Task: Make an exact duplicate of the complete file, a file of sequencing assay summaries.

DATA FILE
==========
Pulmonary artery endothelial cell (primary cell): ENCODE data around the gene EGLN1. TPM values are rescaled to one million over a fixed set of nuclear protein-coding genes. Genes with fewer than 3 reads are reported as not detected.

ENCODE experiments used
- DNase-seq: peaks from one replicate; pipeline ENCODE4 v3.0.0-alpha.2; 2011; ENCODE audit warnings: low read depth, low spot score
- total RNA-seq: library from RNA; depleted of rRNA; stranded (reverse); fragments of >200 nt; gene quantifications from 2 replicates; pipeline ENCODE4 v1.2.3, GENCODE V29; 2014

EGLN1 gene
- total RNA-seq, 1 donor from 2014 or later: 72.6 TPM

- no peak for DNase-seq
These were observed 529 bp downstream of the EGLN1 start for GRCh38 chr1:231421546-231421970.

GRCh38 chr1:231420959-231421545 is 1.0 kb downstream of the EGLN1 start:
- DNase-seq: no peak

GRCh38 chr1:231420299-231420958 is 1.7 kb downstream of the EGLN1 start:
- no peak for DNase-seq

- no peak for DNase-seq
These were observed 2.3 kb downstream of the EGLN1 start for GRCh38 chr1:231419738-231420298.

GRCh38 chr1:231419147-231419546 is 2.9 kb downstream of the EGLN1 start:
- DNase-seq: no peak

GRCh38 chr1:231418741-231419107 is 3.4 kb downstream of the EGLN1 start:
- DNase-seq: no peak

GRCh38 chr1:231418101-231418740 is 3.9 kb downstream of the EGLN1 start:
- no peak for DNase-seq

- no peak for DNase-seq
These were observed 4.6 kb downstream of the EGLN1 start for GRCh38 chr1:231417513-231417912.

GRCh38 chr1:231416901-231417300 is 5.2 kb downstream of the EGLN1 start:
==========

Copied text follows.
Pulmonary artery endothelial cell (primary cell): ENCODE data around the gene EGLN1. TPM values are rescaled to one million over a fixed set of nuclear protein-coding genes. Genes with fewer than 3 reads are reported as not detected.

ENCODE experiments used
- DNase-seq: peaks from one replicate; pipeline ENCODE4 v3.0.0-alpha.2; 2011; ENCODE audit warnings: low read depth, low spot score
- total RNA-seq: library from RNA; depleted of rRNA; stranded (reverse); fragments of >200 nt; gene quantifications from 2 replicates; pipeline ENCODE4 v1.2.3, GENCODE V29; 2014

EGLN1 gene
- total RNA-seq, 1 donor from 2014 or later: 72.6 TPM

- no peak for DNase-seq
These were observed 529 bp downstream of the EGLN1 start for GRCh38 chr1:231421546-231421970.

GRCh38 chr1:231420959-231421545 is 1.0 kb downstream of the EGLN1 start:
- DNase-seq: no peak

GRCh38 chr1:231420299-231420958 is 1.7 kb downstream of the EGLN1 start:
- no peak for DNase-seq

- no peak for DNase-seq
These were observed 2.3 kb downstream of the EGLN1 start for GRCh38 chr1:231419738-231420298.

GRCh38 chr1:231419147-231419546 is 2.9 kb downstream of the EGLN1 start:
- DNase-seq: no peak

GRCh38 chr1:231418741-231419107 is 3.4 kb downstream of the EGLN1 start:
- DNase-seq: no peak

GRCh38 chr1:231418101-231418740 is 3.9 kb downstream of the EGLN1 start:
- no peak for DNase-seq

- no peak for DNase-seq
These were observed 4.6 kb downstream of the EGLN1 start for GRCh38 chr1:231417513-231417912.

GRCh38 chr1:231416901-231417300 is 5.2 kb downstream of the EGLN1 start: